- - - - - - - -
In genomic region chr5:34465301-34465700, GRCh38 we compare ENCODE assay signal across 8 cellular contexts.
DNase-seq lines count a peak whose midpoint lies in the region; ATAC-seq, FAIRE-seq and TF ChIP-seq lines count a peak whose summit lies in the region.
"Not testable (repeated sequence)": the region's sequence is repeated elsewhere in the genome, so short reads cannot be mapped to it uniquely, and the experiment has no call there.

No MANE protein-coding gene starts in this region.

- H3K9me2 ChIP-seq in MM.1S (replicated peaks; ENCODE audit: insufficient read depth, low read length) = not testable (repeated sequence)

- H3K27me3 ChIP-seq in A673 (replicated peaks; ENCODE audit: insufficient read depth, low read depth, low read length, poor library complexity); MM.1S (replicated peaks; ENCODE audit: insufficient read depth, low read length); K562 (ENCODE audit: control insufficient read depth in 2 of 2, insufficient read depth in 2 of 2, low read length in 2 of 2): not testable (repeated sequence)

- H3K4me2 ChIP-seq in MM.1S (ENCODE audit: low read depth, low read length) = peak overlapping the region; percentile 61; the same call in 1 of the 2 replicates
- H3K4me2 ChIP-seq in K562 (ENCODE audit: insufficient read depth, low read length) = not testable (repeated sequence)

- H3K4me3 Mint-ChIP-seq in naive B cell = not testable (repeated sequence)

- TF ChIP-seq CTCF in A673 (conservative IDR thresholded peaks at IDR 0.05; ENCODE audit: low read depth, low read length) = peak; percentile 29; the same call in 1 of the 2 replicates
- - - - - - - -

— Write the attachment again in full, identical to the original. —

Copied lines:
In genomic region chr5:34465301-34465700, GRCh38 we compare ENCODE assay signal across 8 cellular contexts.
DNase-seq lines count a peak whose midpoint lies in the region; ATAC-seq, FAIRE-seq and TF ChIP-seq lines count a peak whose summit lies in the region.
"Not testable (repeated sequence)": the region's sequence is repeated elsewhere in the genome, so short reads cannot be mapped to it uniquely, and the experiment has no call there.

No MANE protein-coding gene starts in this region.

- H3K9me2 ChIP-seq in MM.1S (replicated peaks; ENCODE audit: insufficient read depth, low read length) = not testable (repeated sequence)

- H3K27me3 ChIP-seq in A673 (replicated peaks; ENCODE audit: insufficient read depth, low read depth, low read length, poor library complexity); MM.1S (replicated peaks; ENCODE audit: insufficient read depth, low read length); K562 (ENCODE audit: control insufficient read depth in 2 of 2, insufficient read depth in 2 of 2, low read length in 2 of 2): not testable (repeated sequence)

- H3K4me2 ChIP-seq in MM.1S (ENCODE audit: low read depth, low read length) = peak overlapping the region; percentile 61; the same call in 1 of the 2 replicates
- H3K4me2 ChIP-seq in K562 (ENCODE audit: insufficient read depth, low read length) = not testable (repeated sequence)

- H3K4me3 Mint-ChIP-seq in naive B cell = not testable (repeated sequence)

- TF ChIP-seq CTCF in A673 (conservative IDR thresholded peaks at IDR 0.05; ENCODE audit: low read depth, low read length) = peak; percentile 29; the same call in 1 of the 2 replicates